Contrary to what many people might think the next step was not to start the assessment. For the assessment to be effective the business would have to understand how and why it was important to their business and making them ISO or NIST experts was not in the cards. We had to select the parts of ISO and NIST that were relevant to the business from a regulatory compliance perspective. The business understands compliance, be it with HR (Employment law), workplace safety (OSHA), finance (SOX) and or any other functions that support the business. Security, however, had never taken the time to map the work they were doing back to regulatory requirements in a language the business could understand.

So we set out to do that mapping….long before we started engaging vendors to do an assessment. In my next post, I’ll share some of the challenges with doing the mapping and how we ended up selecting a vendor.

This post will be broken into multiple parts…taking readers through my experience from the customer side of the equation and how to derive real value out of security assessments.

Before I get too far into this posting let me provide a disclaimer similar to a financial pundit who has to disclose the stocks he/she owns as they pontificate on the merits of said stocks. DISCLAIMER: One of the services my company sells is assessment services and I think they are invaluable, not because I sell them but because in past lives I’ve used them to literally transform the organizations I was leading. Assessments tell you where you are and provide the map that will get you where you want to go.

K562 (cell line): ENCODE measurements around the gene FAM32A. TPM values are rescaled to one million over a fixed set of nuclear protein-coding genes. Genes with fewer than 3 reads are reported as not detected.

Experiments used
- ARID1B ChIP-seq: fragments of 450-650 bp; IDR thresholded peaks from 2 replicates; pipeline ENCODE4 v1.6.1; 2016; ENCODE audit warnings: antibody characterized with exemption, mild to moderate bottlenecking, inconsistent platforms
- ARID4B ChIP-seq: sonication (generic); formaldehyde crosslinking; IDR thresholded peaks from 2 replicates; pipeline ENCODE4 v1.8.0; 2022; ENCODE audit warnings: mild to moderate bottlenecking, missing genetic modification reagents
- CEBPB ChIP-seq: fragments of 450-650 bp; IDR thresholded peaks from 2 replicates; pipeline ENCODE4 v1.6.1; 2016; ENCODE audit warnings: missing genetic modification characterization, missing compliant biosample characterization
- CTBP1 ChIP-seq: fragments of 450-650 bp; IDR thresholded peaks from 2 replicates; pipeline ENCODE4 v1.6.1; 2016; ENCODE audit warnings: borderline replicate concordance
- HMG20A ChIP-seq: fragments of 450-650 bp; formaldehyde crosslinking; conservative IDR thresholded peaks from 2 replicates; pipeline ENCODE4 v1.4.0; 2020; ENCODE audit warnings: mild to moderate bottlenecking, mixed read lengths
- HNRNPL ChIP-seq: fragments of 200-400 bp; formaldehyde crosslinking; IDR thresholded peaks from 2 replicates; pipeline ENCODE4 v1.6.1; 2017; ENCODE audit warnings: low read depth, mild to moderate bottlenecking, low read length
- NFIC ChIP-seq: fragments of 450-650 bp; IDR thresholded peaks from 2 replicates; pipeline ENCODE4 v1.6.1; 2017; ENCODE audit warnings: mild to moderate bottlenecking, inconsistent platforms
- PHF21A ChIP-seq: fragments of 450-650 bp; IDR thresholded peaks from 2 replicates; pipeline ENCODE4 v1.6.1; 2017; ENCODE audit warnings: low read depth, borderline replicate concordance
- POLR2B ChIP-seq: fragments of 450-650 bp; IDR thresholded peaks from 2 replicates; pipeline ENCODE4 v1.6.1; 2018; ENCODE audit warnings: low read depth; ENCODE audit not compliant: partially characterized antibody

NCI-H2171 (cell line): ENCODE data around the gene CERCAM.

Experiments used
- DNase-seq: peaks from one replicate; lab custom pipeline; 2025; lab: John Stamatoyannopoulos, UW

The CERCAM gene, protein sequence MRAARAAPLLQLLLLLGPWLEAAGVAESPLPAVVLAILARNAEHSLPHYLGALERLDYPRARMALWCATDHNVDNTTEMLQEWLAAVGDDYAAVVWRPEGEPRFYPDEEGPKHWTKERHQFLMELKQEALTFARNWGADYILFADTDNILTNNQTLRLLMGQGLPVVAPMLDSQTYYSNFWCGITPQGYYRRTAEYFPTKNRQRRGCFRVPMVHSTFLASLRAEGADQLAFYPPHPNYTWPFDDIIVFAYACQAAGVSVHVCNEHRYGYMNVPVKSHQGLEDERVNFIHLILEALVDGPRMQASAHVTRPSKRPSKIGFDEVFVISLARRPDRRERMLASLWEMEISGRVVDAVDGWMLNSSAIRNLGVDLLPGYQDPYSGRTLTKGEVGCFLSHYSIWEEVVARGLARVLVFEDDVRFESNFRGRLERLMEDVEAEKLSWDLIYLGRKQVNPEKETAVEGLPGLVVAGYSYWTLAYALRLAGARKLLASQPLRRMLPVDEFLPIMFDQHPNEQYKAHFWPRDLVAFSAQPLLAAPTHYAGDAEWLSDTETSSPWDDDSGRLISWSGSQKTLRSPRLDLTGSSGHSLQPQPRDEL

Security professionals share a common trait, they all have more work than resources and that is not likely to change anytime soon. So, every day is spent fighting fires and you end up “living” on the hamster wheel of security.  Fun, right? Because there is always so much to do its difficult to know what to do first, then second, then third….so that eventually you have strung together a series of investments that measurably improve your security posture. More likely than not you will make a series of investments in response to a series of crisises and probably not have the time or system of management in place to measure the effectiveness of those investments.  Assessments can change that paradigm, permanently and for the betterment of your entire company, if you do them correctly.

The assessment is not an audit so don’t describe it that way; socialize it appropriately with your management and your team. How? Every culture and set of circumstances is different but something along the lines of, “We’ve got a good understanding of what we need to do in security to better align with the business and we are using this assessment to validate that thinking and create a multi-year investment strategy that will drive measurable improvement as opposed to the one off point solution improvements.”  If this assessment is going to be transformative you need to build support before it starts and ultimately you will have a burning platform off of which you can launch your strategy. The assessment is a tactic that will enable the execution of your strategy.